Spartanburg Eagle Scout completes kiosk at Union County's Thurmond Dove Field October 30, 2017
Eagle Scout David Helm (center) of Spartanburg completed the requirements of his Eagle Scout award by designing and leading construction of a kiosk at Thurmond Dove Field in Union County, a public dove field managed by the South Carolina Department of Natural Resources (SCDNR). At left is David's mother, Audra, and at right is Craig Brooks, Scoutmaster of Troop 5 at St. John's Lutheran Church in Spartanburg. (Photo: Greg Lucas/SCDNR)
David Helm, a 16-year-old student at Spartanburg High School, recently completed a kiosk at the Thurmond Dove Field in Union County as an Eagle Scout project.
David designed an 8-by-12-foot kiosk of treated lumber with a metal roof and put together a team of workers to build the kiosk at the dove field. The South Carolina Department of Natural Resources (SCDNR), donated the lumber and materials for the kiosk. The kiosk is used as an information board for the public dove field, which is open Monday through Saturdays, afternoons only, when the mourning dove season reopens Nov. 11-25 and Dec. 15 through Jan. 15, 2018.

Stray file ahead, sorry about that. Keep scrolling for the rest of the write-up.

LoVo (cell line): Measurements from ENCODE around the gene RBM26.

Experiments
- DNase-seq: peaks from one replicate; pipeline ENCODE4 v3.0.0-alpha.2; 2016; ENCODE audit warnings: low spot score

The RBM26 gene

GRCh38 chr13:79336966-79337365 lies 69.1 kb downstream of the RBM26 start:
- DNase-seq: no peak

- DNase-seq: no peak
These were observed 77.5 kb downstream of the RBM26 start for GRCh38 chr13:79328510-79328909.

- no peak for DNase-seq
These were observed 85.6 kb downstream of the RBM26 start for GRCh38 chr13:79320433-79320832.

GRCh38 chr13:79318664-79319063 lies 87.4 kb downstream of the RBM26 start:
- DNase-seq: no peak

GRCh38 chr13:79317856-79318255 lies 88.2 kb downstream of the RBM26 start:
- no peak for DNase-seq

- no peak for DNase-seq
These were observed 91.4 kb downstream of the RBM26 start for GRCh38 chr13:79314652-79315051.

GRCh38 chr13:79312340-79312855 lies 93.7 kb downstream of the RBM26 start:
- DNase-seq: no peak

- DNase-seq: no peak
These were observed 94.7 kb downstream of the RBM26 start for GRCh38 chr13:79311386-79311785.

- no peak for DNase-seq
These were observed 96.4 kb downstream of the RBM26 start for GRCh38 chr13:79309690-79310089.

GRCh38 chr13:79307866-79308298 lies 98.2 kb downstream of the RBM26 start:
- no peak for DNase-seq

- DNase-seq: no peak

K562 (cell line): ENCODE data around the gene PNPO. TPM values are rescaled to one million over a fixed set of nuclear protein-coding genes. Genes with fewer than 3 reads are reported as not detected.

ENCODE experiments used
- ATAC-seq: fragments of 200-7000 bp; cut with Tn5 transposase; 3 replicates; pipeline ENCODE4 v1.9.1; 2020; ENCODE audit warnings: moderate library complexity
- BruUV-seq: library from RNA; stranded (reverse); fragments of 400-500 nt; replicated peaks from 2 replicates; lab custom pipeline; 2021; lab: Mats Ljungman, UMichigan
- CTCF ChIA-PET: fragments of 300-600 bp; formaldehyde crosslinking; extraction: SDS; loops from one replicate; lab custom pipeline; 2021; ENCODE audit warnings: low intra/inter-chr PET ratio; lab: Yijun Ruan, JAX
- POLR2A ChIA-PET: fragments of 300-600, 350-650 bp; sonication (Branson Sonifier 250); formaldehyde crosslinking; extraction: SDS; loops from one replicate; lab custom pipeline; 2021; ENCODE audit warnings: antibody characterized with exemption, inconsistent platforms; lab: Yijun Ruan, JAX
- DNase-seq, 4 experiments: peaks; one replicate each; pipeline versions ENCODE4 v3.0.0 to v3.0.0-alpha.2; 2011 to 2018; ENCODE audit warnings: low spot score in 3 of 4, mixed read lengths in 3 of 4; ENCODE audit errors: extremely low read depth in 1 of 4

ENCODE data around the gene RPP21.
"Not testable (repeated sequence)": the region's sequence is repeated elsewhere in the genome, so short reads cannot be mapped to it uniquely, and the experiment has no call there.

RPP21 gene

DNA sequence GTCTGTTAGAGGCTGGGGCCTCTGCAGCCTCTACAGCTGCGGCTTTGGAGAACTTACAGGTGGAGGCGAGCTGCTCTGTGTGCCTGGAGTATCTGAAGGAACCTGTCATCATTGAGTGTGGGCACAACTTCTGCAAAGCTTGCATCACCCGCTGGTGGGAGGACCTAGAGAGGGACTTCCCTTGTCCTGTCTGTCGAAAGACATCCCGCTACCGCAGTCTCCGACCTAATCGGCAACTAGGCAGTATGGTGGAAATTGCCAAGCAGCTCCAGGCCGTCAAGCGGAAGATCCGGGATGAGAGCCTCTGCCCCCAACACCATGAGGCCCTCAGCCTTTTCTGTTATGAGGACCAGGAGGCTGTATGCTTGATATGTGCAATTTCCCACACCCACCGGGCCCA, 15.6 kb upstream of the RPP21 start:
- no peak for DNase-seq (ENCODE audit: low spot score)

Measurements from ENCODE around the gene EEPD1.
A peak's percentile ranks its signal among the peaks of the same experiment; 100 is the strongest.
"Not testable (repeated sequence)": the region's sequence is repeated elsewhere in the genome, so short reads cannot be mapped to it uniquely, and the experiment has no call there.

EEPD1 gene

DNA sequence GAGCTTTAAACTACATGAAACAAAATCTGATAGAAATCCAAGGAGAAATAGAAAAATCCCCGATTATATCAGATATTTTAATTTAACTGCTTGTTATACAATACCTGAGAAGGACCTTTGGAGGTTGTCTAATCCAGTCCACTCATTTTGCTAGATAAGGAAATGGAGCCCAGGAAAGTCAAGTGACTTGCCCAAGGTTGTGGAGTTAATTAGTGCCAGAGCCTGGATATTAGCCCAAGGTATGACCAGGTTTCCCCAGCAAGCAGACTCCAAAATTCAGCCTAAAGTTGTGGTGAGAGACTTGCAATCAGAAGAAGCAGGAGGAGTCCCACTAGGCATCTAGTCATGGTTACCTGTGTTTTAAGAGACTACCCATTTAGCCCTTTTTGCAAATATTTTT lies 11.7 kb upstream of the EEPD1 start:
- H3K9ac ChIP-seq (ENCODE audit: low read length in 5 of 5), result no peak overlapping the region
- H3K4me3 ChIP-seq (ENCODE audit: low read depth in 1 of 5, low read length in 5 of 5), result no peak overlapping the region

"He did a great job putting this kiosk together," said Kip Petty, SCDNR wildlife technician, "and he had a great team helping him."
David, a member of Boy Scout Troop 5 at St. John's Lutheran Church in Spartanburg, is the son of Mike and Audra Helm of Spartanburg. Craig Brooks is the Scoutmaster of Troop 5.
"I want to help the younger Scouts to achieve their Eagle Scout rank and to continue my path through Scouting," David said. "I plan to become a Scout leader someday and help Scouts with disabilities obtain their Eagle Scout award." David said he plans to attend a South Carolina college and become a computer programmer.
The Thurmond Dove Field is about 14 acres and is located off S.C. Highway 9, near Lockhart, in Union County. It is part of the Thurmond Tract Wildlife Management Area. For more information on the Thurmond Tract Wildlife Management Area, visit https://www2.dnr.sc.gov/ManagedLands/ManagedLand/ManagedLand/54.
In addition to public-hunting opportunities, the 195-acre Thurmond Tract is available for wildlife observation and nature study, wildlife photography and other types of outdoor recreation. The area provides excellent habitat for a variety of wildlife species that includes birds, mammals, reptiles and amphibians.
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